This article is slightly liberally biased.
Former Washington Journalist
Contributor on The Bipartisan Press
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When the crowded field of Democratic presidential contenders meet for the first time in debate beginning Wednesday evening, they should avoid one big topic: that of the man they hope to replace, Donald Trump.
That’s advice from a notable Democratic pollster and strategist.
Some 20 of the 25 Democratic contenders for the 2020 presidential nomination will gather in Miami, Fla., for the first in a series of debates split over Wednesday and Thursday evenings in which 10 hopefuls will face off each night.
“If I were being paid to consult, I would say, don’t talk about Trump. I mean, you take a shot at Trump, but most of this, they’re at 2-, 3-percent support, you have to talk about yourself, you guys, you got to make the case, you have to have a moment here that breaks through, that’s about you, because most of the Democratic primary universe, they have very little idea of you unless your name is Joe Biden or Sen. [Bernie] Sanders,” said Cornell Belcher, pollster and founder/president of Brilliant Corners Research & Strategies. “If you’re one of those candidates sitting at 2- or 3-percent support, I would not waste a moment of my time talking about Donald Trump, but talk about me and why I should be the president.”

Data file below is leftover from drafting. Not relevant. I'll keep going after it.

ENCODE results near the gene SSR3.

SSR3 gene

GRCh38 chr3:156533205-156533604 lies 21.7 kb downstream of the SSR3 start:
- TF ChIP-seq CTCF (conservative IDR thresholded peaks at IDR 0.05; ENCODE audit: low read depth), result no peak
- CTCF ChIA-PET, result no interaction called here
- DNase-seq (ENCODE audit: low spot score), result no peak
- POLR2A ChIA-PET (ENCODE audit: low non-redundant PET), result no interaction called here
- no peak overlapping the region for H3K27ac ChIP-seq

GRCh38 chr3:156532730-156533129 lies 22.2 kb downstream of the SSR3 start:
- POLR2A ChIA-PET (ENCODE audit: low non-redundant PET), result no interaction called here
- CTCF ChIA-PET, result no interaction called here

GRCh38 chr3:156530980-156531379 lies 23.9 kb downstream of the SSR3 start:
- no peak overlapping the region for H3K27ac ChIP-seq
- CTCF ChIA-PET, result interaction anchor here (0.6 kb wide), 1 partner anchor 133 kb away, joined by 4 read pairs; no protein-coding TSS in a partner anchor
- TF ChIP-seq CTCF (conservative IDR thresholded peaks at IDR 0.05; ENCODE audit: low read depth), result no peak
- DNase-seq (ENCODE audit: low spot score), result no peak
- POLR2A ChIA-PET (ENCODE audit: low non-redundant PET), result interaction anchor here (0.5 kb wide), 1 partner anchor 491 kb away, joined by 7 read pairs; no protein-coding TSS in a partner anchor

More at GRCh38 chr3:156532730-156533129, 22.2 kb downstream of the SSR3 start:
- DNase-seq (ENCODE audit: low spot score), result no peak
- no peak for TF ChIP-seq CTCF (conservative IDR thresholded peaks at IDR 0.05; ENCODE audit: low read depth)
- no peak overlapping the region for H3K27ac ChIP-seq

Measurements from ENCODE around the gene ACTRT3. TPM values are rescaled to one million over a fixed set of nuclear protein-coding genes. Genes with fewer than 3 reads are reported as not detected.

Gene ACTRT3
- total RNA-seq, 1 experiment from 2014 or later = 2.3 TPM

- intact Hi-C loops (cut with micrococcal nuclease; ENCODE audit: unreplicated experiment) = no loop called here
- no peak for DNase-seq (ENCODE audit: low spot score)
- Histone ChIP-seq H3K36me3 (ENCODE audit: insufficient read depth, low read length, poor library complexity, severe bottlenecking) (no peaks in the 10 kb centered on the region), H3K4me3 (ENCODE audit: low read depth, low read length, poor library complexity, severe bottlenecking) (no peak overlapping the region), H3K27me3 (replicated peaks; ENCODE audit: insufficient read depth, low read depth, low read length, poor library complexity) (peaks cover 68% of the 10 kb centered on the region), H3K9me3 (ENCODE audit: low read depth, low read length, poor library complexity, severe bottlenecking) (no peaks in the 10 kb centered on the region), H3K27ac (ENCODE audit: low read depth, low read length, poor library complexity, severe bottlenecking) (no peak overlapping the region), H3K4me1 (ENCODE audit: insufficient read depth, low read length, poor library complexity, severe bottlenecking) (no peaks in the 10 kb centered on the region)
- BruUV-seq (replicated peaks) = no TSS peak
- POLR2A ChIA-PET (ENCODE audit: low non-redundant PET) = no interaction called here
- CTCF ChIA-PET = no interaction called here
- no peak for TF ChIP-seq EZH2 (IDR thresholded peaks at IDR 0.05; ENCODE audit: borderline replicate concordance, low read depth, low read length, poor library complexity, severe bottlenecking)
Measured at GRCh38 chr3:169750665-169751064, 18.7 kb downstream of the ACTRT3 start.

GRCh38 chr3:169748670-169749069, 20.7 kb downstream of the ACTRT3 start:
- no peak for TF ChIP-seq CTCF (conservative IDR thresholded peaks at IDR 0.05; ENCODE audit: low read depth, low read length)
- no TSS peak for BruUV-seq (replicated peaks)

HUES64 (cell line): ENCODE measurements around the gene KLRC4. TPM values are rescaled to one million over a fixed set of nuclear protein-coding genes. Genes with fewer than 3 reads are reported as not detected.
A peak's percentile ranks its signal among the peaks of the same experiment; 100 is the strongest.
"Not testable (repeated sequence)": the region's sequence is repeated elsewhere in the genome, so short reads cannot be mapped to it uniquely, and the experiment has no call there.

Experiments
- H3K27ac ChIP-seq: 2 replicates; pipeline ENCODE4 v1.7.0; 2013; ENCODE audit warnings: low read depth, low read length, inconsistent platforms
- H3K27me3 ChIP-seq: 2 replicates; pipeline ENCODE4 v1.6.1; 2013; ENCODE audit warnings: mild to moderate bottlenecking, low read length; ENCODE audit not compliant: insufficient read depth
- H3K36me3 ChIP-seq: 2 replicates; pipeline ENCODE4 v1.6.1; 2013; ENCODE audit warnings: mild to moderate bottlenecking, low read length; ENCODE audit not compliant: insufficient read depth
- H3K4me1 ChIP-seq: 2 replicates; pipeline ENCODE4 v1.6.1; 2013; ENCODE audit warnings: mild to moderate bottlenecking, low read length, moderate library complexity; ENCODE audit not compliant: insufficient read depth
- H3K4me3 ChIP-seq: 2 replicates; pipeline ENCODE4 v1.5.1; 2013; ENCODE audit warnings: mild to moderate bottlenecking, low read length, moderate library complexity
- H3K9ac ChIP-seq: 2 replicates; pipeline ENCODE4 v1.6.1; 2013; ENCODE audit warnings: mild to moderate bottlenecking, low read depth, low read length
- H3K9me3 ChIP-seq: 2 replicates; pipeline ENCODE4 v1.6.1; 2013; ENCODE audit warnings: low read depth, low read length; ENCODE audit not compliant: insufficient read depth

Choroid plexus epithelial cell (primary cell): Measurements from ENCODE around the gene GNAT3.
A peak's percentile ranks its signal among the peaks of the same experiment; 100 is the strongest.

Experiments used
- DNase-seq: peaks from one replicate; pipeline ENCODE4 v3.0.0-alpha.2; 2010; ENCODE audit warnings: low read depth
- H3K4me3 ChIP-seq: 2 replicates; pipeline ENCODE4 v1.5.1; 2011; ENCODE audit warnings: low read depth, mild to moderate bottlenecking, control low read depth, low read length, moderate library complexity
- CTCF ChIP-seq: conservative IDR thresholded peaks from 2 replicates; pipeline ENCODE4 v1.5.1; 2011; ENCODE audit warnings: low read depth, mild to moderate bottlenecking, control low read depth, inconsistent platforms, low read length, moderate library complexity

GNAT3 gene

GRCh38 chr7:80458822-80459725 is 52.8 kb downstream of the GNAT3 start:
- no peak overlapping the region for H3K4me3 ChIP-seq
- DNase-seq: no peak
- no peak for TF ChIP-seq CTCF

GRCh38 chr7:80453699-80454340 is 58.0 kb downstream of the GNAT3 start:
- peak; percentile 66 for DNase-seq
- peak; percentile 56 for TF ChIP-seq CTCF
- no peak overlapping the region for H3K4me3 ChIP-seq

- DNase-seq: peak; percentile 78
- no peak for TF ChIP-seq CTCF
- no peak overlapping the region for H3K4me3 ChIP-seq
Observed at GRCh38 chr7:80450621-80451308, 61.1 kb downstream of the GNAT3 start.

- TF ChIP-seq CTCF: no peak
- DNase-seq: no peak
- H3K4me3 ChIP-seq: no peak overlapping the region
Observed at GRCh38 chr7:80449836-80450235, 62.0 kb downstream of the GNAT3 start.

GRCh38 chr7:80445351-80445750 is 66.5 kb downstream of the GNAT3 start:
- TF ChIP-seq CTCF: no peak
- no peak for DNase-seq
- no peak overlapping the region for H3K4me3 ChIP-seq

In the crowded field of more than two dozen hopefuls, aside from the top three or four front-runners, most candidates are polling at about 3 percent or less in public support.
The debates are held under the auspices of the Democratic National Committee, which narrowed the 25 hopefuls to the allotted 20 debate slots based on criteria of meeting set thresholds in public opinion polling and/or fundraising support.
The debates will be broadcast Wednesday and Thursday evenings on NBC, MSNBC and Telemundo.